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SECURE Act – Revisiting Your Estate Plan

SECURE Act – Revisiting Your Estate Plan

The SECURE Act, which passed in December, made the most pronounced changes to retirement accounts in a long time. Those changes also have a ripple effect that has us revisiting our clients’ estate plans.  Under previous law, non-spouse beneficiaries of Individual Retirement Accounts (IRA’s) were able to stretch the Required Minimum Distributions (RMD’s) due from those accounts over their life expectancy, which was advantageous in terms of spreading out the tax due on those withdrawals.  With the law change those distributions need to take place within a ten-year period for a non-spouse beneficiary.

Trusts as Beneficiaries

Many individuals, in their estate plan, have listed Trusts as the beneficiaries of their IRA accounts in order to help protect assets that their beneficiaries inherit.  The most popular of these Trusts is called a conduit trust.  After the IRA owner passes away the IRA pays its RMD each year to the Trust, which in turn then pays the beneficiary.  These Trusts made a lot of sense to protect assets when beneficiaries could potentially be taking distributions over a number of decades.  With the change in law, at the end of the ten-year distribution period the entire retirement account would be payable to the beneficiary outright, thus eliminating any protections that the conduit trust would provide.  

If protecting the assets is a primary concern, individuals might consider creating an accumulation trust in which the RMD’s can be paid annually, and then a Trustee can have the authority to decide when or how to release those funds to the beneficiary.  

Another option if the IRA owner is charitably inclined is to name a Charitable Remainder Trust (CRT) as the beneficiary of the IRA.  The CRT can be structured so that the beneficiary receives a payment each year from the Trust, which is taxable just like an RMD would be, and the payments can be made over their lifetime.  The benefit here is that the account can continue to grow on a tax-deferred basis, essentially recreating the Stretch IRA.  At the end of the beneficiaries’ lifetime (or a set term of years) the remaining assets go to one or more charities that the IRA owner selected upon creating the CRT.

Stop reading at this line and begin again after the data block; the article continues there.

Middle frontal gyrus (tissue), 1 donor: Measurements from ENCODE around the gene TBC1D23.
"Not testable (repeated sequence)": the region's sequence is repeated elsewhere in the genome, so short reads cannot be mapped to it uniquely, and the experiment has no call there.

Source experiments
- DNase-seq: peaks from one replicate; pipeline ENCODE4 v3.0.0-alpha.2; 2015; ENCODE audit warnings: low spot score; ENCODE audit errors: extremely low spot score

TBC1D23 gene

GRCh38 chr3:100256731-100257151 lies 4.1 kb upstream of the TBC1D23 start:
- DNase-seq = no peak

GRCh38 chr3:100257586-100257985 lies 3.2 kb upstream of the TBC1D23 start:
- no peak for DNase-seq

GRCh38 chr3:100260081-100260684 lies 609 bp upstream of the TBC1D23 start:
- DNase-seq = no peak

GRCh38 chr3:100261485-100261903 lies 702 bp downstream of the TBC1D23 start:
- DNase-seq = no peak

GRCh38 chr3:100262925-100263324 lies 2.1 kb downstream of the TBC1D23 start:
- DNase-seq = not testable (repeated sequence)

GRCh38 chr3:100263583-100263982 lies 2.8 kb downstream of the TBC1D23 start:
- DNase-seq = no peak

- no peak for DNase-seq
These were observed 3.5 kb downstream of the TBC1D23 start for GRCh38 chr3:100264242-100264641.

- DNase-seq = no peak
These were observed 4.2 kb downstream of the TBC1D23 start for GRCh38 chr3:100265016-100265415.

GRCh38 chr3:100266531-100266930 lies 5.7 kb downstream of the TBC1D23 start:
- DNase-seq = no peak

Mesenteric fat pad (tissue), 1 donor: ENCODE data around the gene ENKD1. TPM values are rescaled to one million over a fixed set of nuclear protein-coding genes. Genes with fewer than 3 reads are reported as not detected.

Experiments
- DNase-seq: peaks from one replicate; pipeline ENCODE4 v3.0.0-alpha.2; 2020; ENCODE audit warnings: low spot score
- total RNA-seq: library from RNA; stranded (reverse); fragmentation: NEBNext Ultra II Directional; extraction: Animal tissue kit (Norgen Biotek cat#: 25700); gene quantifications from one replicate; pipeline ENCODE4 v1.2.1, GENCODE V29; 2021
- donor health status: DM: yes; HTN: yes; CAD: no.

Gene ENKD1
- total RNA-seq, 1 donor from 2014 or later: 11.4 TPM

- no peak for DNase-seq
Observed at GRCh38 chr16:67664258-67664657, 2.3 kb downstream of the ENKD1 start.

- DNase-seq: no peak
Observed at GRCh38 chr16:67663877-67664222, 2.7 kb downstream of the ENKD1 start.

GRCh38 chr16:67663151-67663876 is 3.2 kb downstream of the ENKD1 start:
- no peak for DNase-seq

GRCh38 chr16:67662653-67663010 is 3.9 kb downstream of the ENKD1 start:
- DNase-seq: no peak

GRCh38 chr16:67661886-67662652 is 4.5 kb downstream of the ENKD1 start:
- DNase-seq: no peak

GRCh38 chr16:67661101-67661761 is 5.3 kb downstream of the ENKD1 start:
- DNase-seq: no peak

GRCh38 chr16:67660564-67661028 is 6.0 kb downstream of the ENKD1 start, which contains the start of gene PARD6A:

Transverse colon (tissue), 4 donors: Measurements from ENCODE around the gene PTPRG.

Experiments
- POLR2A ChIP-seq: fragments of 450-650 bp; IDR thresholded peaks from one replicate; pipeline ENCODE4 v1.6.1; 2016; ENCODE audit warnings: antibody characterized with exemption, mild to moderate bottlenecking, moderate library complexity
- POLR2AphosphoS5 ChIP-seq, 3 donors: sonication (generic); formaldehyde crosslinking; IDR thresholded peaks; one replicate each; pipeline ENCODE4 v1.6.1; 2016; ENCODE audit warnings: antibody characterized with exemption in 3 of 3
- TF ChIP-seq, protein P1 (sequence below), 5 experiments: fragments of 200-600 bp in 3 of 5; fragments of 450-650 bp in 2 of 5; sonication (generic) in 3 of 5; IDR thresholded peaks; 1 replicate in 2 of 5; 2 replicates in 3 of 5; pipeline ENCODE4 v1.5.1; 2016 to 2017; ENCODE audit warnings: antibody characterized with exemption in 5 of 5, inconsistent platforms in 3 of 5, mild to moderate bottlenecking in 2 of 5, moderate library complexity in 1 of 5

The SECURE Act and its Impact on the Estate Plan

In summary, the SECURE Act could have a meaningful impact on the estate plan you currently have in place. It will force individuals to take a different approach to protecting retirement assets for beneficiaries and to think more creatively about ways to limit the accelerated taxation that beneficiaries will now face with the stretch IRA being eliminated. 

As always, if you should have any questions on how your estate plan is impacted, please do not hesitate to reach out to your Advisor.  

Important disclosure information

Please remember that different types of investments involve varying degrees of risk, including the loss of money invested. Past performance may not be indicative of future results. Therefore, it should not be assumed that future performance of any specific investment or investment strategy, including the investments or investment strategies recommended or undertaken by RegentAtlantic Capital, LLC (“RegentAtlantic”) will be profitable.

Please remember to contact RegentAtlantic if there are any changes in your personal or financial situation or investment objectives for the purpose of reviewing our previous recommendations and services, or if you wish to impose, add, or modify any reasonable restrictions to our investment management services. A copy of our current written disclosure statement discussing our advisory services and fees is available for your review upon request.

This article is not a substitute for personalized advice from RegentAtlantic. This article is current only as of the date on which it was sent. The statements and opinions expressed are, however, subject to change without notice based on market and other conditions and may differ from opinions expressed in other businesses and activities of RegentAtlantic. Descriptions of RegentAtlantic’s process and strategies are based on general practice and we may make exceptions in specific cases.

RegentAtlantic does not provide legal or tax advice. Please consult with a legal and or tax professional of your choosing prior to implementing any of the strategies discussed in this article.

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